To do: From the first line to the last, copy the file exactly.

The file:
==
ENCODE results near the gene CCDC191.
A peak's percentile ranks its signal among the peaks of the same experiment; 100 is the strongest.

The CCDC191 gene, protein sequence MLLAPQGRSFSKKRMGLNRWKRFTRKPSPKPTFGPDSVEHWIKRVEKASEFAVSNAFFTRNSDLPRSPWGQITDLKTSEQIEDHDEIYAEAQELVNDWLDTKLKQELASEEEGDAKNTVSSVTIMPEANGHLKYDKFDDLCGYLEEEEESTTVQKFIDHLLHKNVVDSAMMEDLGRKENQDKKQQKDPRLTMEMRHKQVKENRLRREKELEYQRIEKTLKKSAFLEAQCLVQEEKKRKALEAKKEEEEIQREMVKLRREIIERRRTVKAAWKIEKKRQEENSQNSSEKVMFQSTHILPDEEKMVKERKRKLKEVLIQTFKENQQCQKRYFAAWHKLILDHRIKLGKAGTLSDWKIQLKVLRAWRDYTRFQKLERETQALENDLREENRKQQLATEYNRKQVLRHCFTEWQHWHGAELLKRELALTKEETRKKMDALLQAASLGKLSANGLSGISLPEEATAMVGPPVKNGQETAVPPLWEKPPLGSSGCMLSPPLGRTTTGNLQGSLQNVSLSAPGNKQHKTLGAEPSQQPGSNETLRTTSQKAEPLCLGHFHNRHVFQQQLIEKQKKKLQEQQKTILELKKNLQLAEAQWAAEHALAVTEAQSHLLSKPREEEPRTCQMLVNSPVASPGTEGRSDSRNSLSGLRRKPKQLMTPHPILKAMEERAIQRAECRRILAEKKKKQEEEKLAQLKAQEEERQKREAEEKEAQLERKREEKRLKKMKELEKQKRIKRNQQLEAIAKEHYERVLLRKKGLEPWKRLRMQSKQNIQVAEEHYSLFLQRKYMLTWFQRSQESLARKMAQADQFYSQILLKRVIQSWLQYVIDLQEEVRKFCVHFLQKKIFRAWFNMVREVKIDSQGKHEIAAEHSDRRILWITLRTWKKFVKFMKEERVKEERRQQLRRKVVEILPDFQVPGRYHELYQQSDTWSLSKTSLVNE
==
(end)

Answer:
ENCODE results near the gene CCDC191.
A peak's percentile ranks its signal among the peaks of the same experiment; 100 is the strongest.

The CCDC191 gene, protein sequence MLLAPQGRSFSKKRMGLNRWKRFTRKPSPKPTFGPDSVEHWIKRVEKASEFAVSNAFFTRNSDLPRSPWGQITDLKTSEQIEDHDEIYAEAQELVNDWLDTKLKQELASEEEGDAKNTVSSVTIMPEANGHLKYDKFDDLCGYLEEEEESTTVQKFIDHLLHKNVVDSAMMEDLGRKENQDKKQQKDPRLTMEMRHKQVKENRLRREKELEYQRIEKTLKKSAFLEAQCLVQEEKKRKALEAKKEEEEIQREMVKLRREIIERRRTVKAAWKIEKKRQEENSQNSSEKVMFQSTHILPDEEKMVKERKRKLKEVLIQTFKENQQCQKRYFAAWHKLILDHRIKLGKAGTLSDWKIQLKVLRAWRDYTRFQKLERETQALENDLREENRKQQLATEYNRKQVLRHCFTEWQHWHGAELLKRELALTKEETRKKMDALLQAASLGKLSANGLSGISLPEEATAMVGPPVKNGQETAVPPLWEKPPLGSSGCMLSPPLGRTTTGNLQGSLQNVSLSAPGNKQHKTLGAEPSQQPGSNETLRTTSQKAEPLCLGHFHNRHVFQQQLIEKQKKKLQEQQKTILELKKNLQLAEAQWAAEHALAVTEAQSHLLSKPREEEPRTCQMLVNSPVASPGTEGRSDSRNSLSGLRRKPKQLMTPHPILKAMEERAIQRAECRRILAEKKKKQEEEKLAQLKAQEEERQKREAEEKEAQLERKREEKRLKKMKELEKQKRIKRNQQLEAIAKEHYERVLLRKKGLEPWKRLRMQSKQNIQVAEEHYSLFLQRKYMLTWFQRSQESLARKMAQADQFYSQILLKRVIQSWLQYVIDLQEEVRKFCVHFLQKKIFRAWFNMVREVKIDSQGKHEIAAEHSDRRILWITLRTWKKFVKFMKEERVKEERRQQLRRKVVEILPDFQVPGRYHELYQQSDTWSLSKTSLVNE